Editor's note: This version has been altered from the original version. In the original print version, the text in the third paragraph alluded to Sen. Tim Knopp (R-Bend) being party to contemplations among Republican leadership of a lawsuit against Sen. Sara Gelser. Knopp and Gelser confirmed today that Knopp was not party to that contemplation. Gelser wrote to the Source Thursday: "...when Senator Knopp informed me that there was some discussion among Republicans of suing me or having me disciplined for my complaint, it was very clear he was not part of those discussions and did not condone them." We regret the error.
Things are hot right now in the Oregon Legislature—and the 2019 session hasn't even started yet.
Last week, the Commissioner of the Oregon Bureau of Labor and Industry, Brad Avakian, released a 52-page investigation relating to sexual harassment within the Legislature. The report, stemming from the complaints made by two Oregon female senators against former Sen. Jeff Kruse, detailed how legislative leadership, including House Speaker Tina Kotek (D-Portland) and Senate President Peter Courtney (D-Salem) failed in adequately addressing those complaints. The alleged actions of local lawmakers are also mentioned in the report.
Kruse resigned in February, after the complaints from Sens. Sara Gelser (D-Corvallis) and Elizabeth Steiner Hayward (D-Portland) came forward the previous autumn. According to the new BOLI report, Republican leadership even considered suing Gelser after she made her initial complaint.
According to the report, "Gelser stated that Senator Knopp alerted her that the Senate caucus leadership were in discussions with Senator Kruse about how he could sue her, and how they could have her expelled from the Legislature for having this brought forward." No lawsuit emerged.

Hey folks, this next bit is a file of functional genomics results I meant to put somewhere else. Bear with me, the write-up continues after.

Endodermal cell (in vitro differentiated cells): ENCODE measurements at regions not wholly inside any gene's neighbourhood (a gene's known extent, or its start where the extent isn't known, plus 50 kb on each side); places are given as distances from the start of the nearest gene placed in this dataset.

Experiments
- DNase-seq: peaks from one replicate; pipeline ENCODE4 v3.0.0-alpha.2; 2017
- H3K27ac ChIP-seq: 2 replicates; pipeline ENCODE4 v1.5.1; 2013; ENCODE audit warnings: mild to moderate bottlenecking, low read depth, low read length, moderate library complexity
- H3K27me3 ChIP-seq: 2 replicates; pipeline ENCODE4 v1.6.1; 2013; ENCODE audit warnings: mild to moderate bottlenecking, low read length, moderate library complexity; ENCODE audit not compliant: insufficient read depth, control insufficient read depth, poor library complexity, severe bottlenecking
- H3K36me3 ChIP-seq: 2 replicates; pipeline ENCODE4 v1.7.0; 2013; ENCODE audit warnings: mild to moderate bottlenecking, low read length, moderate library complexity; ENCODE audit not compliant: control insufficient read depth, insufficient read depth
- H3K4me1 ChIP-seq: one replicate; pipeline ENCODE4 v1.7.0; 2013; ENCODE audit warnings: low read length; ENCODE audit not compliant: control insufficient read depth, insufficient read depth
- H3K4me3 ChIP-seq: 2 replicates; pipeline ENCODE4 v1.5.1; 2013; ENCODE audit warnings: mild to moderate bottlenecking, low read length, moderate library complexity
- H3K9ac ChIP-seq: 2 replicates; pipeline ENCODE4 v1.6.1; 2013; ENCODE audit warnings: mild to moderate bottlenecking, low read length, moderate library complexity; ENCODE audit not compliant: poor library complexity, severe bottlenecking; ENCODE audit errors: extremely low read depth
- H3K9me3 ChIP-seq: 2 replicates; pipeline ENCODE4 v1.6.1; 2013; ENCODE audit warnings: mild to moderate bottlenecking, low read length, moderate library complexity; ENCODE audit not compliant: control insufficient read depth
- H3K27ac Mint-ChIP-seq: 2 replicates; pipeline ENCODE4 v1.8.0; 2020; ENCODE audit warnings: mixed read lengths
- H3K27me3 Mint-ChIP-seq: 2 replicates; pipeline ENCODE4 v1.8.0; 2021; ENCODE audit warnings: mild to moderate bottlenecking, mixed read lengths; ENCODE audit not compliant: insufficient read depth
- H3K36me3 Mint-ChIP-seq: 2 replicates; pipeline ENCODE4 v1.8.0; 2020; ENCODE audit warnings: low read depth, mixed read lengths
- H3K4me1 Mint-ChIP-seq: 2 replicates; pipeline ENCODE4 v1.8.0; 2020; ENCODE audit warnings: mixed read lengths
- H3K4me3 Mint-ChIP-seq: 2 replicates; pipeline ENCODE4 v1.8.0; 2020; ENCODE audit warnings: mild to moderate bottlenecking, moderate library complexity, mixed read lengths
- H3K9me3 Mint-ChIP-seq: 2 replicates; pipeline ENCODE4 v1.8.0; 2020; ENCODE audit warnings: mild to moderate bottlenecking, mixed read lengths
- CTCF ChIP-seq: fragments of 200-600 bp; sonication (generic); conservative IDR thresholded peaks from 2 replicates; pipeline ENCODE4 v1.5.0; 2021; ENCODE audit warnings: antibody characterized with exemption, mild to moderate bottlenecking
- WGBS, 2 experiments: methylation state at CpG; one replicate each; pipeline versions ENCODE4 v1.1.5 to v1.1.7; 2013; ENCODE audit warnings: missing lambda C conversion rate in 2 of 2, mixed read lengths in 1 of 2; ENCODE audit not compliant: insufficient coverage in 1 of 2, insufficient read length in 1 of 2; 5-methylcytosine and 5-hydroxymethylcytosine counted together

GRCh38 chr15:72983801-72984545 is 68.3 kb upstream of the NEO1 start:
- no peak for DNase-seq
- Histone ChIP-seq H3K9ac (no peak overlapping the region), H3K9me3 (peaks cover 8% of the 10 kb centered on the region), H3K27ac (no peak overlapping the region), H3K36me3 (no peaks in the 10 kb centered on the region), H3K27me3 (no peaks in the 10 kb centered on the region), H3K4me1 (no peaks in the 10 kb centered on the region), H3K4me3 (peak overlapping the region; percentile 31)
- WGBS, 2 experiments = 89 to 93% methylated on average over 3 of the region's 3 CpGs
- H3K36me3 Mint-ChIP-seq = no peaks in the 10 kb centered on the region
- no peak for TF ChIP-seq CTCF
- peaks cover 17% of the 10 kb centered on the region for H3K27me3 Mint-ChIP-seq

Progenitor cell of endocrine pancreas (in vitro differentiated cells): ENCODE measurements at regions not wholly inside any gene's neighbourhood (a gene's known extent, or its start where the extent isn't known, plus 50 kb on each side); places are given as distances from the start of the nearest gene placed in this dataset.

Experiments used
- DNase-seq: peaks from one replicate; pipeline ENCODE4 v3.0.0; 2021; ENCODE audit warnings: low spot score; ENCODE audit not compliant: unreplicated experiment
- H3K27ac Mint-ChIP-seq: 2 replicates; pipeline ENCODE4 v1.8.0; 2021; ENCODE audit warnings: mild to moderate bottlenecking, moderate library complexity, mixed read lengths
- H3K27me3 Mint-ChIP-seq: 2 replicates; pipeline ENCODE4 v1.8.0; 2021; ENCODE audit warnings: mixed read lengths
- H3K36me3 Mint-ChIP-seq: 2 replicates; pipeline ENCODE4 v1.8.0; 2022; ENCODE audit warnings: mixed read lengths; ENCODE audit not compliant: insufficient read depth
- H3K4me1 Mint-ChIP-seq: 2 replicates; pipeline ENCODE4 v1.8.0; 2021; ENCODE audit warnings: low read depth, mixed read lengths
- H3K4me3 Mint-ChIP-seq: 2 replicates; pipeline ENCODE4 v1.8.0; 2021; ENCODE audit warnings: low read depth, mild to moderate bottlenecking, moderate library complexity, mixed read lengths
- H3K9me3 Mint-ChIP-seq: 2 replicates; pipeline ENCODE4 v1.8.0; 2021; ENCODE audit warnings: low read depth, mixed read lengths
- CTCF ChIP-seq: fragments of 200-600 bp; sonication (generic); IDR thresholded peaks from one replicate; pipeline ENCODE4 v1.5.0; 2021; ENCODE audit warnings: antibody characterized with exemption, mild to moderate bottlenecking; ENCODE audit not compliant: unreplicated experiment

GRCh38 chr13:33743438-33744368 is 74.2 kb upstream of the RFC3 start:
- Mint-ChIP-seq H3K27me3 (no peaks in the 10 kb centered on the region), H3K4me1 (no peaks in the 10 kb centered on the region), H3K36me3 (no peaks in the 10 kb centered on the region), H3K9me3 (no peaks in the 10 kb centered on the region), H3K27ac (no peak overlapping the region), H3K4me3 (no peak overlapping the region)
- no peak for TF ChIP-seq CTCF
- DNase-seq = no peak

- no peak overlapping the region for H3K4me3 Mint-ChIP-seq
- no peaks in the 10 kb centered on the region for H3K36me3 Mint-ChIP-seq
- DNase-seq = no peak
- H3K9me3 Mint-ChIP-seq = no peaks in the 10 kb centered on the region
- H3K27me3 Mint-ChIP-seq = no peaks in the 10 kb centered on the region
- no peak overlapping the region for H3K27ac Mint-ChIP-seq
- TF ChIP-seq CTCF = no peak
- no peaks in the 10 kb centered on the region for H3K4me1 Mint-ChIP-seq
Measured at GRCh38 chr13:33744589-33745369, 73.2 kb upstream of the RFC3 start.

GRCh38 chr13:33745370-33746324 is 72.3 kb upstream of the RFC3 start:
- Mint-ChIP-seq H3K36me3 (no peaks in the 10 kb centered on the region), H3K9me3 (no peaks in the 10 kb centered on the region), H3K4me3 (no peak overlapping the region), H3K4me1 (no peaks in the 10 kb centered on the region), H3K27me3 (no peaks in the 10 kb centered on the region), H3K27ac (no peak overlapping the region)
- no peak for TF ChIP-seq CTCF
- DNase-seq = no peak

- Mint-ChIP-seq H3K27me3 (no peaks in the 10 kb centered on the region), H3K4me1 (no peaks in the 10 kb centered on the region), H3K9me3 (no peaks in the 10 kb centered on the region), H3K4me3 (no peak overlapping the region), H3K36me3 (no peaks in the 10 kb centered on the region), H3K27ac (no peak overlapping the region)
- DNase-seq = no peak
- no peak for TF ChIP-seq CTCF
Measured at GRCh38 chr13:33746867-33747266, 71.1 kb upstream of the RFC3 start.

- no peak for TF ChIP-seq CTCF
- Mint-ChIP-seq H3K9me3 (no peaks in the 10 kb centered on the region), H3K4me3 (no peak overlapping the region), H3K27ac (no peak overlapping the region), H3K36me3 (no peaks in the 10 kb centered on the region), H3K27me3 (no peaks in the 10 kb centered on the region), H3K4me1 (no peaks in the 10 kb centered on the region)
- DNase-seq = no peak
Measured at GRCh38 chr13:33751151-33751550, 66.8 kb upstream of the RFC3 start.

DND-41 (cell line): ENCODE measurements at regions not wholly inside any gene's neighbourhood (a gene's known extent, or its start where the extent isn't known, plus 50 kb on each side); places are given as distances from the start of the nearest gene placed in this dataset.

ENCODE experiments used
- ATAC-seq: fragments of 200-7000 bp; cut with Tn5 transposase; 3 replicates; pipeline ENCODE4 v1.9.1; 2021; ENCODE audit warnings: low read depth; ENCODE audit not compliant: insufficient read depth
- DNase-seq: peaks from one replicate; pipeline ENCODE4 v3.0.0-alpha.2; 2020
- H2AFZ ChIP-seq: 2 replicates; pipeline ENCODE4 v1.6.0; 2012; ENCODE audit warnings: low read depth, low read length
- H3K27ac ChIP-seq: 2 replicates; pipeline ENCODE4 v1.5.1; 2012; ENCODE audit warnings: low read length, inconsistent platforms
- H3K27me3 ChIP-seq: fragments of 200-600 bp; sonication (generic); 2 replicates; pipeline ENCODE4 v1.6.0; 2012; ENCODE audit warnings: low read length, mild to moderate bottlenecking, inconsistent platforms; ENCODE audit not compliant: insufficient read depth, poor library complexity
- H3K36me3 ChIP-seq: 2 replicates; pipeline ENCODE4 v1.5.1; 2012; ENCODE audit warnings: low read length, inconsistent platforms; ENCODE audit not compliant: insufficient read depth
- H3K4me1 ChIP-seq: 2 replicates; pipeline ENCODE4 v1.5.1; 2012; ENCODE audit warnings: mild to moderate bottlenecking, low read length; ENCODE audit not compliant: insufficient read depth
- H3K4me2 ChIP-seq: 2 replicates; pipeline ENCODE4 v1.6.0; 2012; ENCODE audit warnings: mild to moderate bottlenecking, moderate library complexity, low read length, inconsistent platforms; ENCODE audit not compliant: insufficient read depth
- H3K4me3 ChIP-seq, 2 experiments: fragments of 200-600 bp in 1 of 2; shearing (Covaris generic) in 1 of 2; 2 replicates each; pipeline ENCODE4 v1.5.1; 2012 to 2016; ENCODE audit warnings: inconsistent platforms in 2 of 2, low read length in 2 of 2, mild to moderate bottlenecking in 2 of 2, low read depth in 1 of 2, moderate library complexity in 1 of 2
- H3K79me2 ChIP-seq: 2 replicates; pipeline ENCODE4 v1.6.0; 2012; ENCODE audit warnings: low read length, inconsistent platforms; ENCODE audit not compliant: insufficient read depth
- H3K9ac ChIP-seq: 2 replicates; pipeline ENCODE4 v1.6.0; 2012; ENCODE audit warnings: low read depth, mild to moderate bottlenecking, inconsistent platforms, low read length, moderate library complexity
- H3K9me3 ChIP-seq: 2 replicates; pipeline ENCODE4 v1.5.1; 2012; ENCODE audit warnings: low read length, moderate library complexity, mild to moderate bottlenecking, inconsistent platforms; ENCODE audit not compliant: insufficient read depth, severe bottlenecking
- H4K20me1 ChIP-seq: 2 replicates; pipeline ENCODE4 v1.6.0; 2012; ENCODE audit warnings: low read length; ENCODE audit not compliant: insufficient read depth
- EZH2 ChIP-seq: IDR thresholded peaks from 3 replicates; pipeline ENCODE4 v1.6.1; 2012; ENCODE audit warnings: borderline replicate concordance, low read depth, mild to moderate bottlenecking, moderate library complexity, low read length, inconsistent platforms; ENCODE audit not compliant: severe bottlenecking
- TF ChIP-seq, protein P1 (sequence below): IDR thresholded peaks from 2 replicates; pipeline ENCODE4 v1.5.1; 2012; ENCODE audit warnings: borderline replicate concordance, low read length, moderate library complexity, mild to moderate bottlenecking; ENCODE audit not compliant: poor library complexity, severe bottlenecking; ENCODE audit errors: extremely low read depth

To say that the BOLI report has dropped a bomb on the Oregon Legislature is perhaps an understatement. It's a bomb that has us wondering how lawmakers, tasked with creating the laws the rest of us must follow, could misstep so significantly. Was there an adequate process in place to protect alleged victims and alleged perpetrators—and how can businesses and organizations ensure they don't make the same mistakes?
Since the initial complaints against Kruse surfaced, an Oregon State Capitol Workplace Harassment work group was formed, which released recommendations last month for how the Capitol should move forward. The group's final report points out holes in the current harassment policies in the Capitol, including noting that complaints under current personnel rules only allow formal complaints to be filed by "legislators and legislative employees, interns, or volunteers"—excluding others who work in the State Capitol. The report also identified issues around who should investigate allegations of harassment, whether the process should be confidential, and other issues.
The fact that so many holes existed within the policies of Oregon's most prominent governmental body should give us all pause, reminding organizations that it's never a bad time to review their own policies and processes.
Since the emergence of the #MeToo movement, some have expressed concern about false allegations taking down otherwise decent people. That's exactly why organizations and businesses should act now to review their harassment policies, to establish a process for investigating claims and to inform employees about those policies and processes. In the case of the complaints within the Oregon legislature, there was some uncertainty about whether the complaints should be handled by the Legislature's own Conduct Committee, or by BOLI. The complainants in that case ultimately opted to go outside their own organization to seek help.
"There were women calling me and this agency that needed help," BOLI's Avakian said in an interview with Oregon Public Broadcasting. "They needed a place to voice their concerns, and they didn't feel like they had one."
Similarly, workers—and contractors and laypeople—have the option to file a complaint within the organization in which they work, or to turn to BOLI or the U.S. Equal Employment Opportunity Commission. Both of those agencies offer guidelines and trainings for employers, in addition to fielding complaints and conducting investigations around workplace harassment.
The bottom line: Watching a debacle inside a high-level government agency demonstrates that even those most informed of law and policy can misstep—but taking steps now to keep employers and employees informed is one big first step in preventing such a debacle inside your own organization.